I assume you already have your preferred news source(s). Here are news sources I use to supplement my news diet.

Wonkette – I love the cursing and share their love of Molly Ivins.

Popular Information – independent investigative journalism.

WikiNews – Wikipedia has a news page. It can be kind of hit or miss, but I always use it when I’m following a big breaking news story.

Wikipedia Post of the Week

Remedios Varo – Spanish surrealist artist working in Spain, France, and Mexico.


(100 Days of Blogging: Post 098 of 100)

More Poetry! Aphrodite Metropolis by Kenneth Fearing

Yikes! The day slipped away. Have some Kenneth Fearing.

Aphrodite Metropolis

Harry loves Myrtle—He has strong arms, from the warehouse,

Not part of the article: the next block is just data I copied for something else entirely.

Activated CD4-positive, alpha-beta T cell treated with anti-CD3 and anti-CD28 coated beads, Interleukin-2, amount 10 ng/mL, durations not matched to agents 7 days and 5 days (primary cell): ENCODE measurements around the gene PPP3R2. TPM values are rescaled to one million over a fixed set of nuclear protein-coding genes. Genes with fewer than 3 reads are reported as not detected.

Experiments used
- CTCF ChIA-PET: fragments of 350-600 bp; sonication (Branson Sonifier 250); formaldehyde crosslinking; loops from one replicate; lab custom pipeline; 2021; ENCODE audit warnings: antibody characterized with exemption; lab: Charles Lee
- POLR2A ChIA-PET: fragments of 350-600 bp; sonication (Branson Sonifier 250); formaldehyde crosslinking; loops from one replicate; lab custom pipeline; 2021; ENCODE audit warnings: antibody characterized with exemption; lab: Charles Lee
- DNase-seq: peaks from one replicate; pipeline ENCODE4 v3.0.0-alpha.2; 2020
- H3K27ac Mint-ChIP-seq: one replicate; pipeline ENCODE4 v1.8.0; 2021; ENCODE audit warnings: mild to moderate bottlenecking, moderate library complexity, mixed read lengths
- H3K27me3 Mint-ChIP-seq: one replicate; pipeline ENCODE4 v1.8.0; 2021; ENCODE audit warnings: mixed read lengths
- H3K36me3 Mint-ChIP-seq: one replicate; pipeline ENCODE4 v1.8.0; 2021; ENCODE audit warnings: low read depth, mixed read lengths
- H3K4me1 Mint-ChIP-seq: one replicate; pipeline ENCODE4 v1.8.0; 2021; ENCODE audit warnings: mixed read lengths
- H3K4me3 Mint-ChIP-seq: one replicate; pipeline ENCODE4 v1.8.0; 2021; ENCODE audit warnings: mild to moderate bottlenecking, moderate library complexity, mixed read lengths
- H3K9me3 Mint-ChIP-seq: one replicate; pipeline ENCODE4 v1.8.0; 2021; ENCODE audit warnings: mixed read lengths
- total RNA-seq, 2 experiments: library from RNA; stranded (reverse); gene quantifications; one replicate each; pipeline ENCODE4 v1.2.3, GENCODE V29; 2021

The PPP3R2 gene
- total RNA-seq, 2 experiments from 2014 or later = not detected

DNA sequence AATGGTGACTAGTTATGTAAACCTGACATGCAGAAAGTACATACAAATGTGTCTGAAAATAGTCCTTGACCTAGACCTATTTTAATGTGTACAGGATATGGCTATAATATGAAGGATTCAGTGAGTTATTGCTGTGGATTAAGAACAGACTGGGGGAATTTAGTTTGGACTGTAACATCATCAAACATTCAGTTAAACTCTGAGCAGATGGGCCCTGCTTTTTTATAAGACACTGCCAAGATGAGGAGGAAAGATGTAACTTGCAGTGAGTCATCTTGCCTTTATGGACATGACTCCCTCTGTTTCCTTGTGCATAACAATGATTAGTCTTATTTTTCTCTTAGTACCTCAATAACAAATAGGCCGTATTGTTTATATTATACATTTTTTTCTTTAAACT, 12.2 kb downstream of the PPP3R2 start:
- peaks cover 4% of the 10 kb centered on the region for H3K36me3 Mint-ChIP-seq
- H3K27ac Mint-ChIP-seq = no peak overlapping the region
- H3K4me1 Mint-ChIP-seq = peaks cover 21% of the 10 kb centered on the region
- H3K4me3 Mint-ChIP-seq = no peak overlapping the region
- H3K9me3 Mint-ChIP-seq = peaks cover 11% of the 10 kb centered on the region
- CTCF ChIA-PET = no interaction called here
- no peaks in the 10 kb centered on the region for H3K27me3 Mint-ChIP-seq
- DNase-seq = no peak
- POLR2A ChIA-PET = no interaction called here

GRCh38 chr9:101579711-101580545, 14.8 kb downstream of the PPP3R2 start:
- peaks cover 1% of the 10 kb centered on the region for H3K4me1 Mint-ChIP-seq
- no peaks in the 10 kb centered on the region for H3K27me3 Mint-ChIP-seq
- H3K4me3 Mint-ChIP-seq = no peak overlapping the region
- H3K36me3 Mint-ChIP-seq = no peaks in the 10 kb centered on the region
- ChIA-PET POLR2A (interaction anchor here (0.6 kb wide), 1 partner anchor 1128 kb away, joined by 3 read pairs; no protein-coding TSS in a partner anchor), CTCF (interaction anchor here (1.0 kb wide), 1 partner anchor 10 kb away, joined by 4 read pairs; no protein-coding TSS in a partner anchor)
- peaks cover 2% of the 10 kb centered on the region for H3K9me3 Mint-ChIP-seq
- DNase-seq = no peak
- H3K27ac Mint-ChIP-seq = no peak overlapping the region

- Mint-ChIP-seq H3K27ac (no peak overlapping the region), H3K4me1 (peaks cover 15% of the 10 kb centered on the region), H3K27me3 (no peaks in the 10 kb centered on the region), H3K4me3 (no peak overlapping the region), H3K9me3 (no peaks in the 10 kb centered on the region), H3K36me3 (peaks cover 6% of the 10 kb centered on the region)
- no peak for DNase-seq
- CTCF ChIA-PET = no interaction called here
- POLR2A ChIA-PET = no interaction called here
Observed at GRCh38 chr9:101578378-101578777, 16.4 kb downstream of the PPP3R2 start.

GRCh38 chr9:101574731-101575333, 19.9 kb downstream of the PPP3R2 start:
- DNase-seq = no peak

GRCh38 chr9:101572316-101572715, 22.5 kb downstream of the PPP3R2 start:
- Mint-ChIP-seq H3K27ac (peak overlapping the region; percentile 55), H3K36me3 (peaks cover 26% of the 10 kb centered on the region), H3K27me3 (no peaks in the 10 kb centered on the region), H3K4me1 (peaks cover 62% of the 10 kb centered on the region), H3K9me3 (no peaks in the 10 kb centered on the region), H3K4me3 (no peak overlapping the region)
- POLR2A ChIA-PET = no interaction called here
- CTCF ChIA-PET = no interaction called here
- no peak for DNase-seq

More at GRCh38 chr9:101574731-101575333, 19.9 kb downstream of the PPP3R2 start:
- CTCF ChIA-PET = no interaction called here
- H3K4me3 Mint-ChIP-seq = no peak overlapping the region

And on Sunday when they take the bus to emerald meadows he doesn’t say:
“What will your chastity amount to when your flesh withers in a little while?”
On Sunday, when they picnic in emerald meadows they look at the Sunday paper:
They spread it around on the grass
And then they sit down on it, nice.
Harry doesn’t say “Ziggin’s Ointment for withered flesh,
Cures thousands of men and women of motes, warts, red veins,
flabby throat, scalp and hair diseases,
Not expensive, and fully guaranteed.”
Harry says nothing at all,
He smiles,
And they kiss in the emerald meadows on the Sunday paper.

(100 Days of Blogging: Post 097 of 100)

Friday’s Idle Thoughts and Hyperlinks 06May2022

So many typos! Every time I post I see a whole slew of typos. I’m not sure if I’m making more than I used to, or if I just didn’t notice before.